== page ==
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  1. 07 Mar '07 04:21
    I wasn't expecting any of my early games on this site to be interesting,
    but my opponent in this game proved me wrong.
    Comments are welcome regarding the game or my analysis.
    I have endeavored to make this analysis PGN compliant.

    Game 3119020

    1. e4 c5 2. Nb1c3 Nb8c6 3. Ng1f3 e6 4. Bf1b5
    {GM Joel Benjamin wrote several articles for IM Jeremy Silman's website
    recommending this line for White.}
    {Benjamin prefers Nd4, though the text is certainly playable.}
    5. Bb5xc6
    {White should delay this capture and wait for Black to play a6.}
    Ne7xc6 6. O-O Bf8e7 7. d4 cxd4 8. Nf3xd4 d6 9. Nd4xc6 bxc6 10. Qd1g4
    {In this position with a7-a6 and Rf1-e1 thrown in, Benjamin indicates that
    10...O-O leads to a difficult game for Black after 11. Bh6 Bf6 12. e5 dxe5.
    Note that 12...Bxe5 loses to 13. Rxe5. Knowing this, I wondered if White could,
    in response to O-O, play 11. e5 first since dxe5 12. Bh6 transposes. Of course,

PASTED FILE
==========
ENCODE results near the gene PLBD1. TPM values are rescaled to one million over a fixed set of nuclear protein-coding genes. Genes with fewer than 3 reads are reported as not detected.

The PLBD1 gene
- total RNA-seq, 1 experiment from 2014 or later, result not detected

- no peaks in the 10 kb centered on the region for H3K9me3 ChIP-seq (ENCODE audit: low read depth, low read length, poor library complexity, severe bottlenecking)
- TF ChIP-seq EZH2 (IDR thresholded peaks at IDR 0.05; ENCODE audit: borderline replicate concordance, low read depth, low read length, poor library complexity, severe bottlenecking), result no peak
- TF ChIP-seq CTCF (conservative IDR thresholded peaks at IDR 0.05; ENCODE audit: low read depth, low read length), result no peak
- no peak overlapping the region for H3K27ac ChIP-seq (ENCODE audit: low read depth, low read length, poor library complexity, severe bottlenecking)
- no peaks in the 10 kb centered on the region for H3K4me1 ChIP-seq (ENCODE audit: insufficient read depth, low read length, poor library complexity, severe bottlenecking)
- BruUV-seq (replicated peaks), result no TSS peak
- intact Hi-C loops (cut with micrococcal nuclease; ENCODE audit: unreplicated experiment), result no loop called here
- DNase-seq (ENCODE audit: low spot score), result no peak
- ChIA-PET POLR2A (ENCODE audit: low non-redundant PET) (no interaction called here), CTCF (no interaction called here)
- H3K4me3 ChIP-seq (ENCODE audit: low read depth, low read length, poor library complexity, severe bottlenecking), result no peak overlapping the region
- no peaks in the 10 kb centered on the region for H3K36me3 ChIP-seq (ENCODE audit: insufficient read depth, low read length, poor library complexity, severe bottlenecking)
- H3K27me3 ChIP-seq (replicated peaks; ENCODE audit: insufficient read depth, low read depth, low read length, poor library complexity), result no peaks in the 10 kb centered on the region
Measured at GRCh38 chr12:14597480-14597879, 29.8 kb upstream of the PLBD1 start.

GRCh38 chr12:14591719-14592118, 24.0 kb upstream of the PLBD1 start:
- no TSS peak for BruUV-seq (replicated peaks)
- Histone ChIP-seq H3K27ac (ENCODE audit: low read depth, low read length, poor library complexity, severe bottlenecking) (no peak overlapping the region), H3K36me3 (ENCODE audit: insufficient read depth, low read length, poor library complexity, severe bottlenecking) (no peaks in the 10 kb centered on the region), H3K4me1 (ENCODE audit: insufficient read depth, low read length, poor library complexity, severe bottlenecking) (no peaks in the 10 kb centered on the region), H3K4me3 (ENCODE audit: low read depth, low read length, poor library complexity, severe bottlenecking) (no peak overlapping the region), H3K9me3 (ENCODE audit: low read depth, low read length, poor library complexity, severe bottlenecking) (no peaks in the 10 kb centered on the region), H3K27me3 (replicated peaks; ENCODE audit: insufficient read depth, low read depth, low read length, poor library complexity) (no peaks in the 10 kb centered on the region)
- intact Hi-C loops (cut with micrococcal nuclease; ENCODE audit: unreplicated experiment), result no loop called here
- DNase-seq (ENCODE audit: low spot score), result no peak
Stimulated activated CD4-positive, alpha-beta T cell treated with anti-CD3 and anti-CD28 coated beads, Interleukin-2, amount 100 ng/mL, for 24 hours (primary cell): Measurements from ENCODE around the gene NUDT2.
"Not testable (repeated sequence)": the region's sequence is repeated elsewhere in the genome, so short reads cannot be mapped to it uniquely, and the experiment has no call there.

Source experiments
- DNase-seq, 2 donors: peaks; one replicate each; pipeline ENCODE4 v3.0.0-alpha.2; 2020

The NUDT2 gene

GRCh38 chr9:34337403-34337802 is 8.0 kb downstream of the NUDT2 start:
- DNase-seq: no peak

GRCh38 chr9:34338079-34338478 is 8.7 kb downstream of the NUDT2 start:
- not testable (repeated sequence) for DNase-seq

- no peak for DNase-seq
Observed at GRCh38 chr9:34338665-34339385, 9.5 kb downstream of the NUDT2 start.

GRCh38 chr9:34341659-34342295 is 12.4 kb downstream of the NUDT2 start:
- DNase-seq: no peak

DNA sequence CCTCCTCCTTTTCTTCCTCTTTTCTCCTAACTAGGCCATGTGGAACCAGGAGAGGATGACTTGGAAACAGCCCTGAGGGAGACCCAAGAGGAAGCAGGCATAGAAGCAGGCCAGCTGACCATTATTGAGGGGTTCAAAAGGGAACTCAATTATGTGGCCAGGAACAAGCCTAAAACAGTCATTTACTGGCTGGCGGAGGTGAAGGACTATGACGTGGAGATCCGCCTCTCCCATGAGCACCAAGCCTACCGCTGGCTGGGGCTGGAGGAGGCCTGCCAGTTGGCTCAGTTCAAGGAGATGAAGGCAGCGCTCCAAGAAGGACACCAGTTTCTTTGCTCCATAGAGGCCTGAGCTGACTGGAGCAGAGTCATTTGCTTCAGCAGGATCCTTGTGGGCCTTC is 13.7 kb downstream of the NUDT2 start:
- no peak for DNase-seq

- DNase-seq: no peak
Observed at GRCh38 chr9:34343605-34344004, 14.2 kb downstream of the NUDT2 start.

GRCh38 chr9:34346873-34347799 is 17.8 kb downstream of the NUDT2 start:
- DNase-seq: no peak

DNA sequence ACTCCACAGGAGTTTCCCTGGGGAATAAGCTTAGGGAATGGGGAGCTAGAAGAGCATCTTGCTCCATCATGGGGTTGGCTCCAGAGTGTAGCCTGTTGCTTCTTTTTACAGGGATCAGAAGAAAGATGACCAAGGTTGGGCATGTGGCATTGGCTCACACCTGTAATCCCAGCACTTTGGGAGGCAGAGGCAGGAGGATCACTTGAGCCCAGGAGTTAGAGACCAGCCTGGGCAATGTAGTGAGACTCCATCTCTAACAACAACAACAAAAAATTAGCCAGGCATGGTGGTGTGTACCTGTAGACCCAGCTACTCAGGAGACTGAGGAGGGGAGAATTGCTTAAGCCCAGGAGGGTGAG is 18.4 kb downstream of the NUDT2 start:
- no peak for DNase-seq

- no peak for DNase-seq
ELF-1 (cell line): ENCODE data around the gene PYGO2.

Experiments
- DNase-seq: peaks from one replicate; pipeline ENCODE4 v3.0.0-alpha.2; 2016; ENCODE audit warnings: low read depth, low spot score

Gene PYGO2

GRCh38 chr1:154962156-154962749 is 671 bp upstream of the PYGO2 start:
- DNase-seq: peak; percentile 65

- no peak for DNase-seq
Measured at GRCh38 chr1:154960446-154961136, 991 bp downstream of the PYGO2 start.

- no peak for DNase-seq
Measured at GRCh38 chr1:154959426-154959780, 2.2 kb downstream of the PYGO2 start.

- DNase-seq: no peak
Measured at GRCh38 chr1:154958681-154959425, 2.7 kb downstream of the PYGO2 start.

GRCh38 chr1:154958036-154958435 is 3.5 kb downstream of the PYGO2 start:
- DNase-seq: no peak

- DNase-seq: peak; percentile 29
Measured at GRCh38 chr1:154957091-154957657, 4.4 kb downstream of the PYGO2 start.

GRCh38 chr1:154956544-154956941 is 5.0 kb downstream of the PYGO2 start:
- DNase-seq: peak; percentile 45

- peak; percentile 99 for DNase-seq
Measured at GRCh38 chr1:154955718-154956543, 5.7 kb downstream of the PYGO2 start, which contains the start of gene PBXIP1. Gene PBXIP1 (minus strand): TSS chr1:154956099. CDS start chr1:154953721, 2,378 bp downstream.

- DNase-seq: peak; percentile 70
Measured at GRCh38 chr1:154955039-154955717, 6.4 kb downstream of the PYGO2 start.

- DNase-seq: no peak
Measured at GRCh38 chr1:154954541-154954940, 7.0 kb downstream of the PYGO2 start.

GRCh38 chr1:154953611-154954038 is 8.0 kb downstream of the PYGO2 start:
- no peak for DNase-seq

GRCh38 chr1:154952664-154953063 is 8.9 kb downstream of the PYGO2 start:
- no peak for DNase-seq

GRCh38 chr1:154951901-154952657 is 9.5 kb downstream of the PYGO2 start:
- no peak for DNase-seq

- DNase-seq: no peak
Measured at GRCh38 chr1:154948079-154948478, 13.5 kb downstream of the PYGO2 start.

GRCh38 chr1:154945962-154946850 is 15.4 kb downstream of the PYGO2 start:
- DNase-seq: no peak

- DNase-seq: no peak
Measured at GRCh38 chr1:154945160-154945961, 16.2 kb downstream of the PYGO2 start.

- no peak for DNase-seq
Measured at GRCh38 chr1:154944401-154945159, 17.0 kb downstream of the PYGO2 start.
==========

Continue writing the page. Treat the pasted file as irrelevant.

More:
Black is not obligated to play dxe5, but it wasn't clear to me who was better
    in those lines and since I wasn't sure how relevant the placement of White's
    rook was to the overall evaluation of the position, I delayed castling.}
    Be7f6 11. Bc1e3 Qd8a5 12. Qg4f4
    {It is reasonable to put pressure on d6, but better was Qg3 so that Black's
    response is not played with tempo.}
    e5 13. Qf4g3 Bc8e6 14. Be3g5 Bf6xg5 15. Qg3xg5 O-O 16. h4 Ra8b8 17. h5
    {This loses material and the attack will not succeed, but in any case,
    Black has a strong queenside initiative.}
    f6 18. Qg5g3 Rb8xb2 19. h6 g6 20. Qg3d3 d5 21. exd5 cxd5 22. Ra1b1 Rf8b8
    23. Rb1xb2 Rb8xb2 24. Qd3f3 Kg8f7 25. g4 Qa5b4

    {Probably not best, but I wanted to squash White's counterplay by exchanging
    Queens and generally, my endgame technique is pretty good.}
    26. g5 Qb4g4 27. Qf3xg4 Be6xg4 28. Nc3xd5 fxg5 29. c4 Bg4f3 30. Nd5e3 Rb2xa2
    31. Rf1c1 g4

    {Even if this pawn is eventually lost, it allows Black to eventually pick up
    the more important pawn on h6.}
    32. c5 Ra2a6 33. Kg1h2 Kf7f6
    {I had previously devoted a lot of time looking at 33...g5, which works out
    fine after 34. Kg3 Rxh6 35. Nxg4 Bxg4 36. Kxg4 Rc6 37. Kxg5 Ke6 and Black will
    win the endgame. Unfortunately, White's problems disappear after 37. Kf5! }
    34. Kh2g3 Kf6g5 35. Rc1c4
    {Nc4 may put up stiffer resistance and in fact, I had not decided how to
    proceed against it.}
    Ra6c6 36. Rc4c3 Kg5xh6 37. Kg3h4 g5 38. Kh4g3 Kh6g6 39. Rc3c4 h5 0-1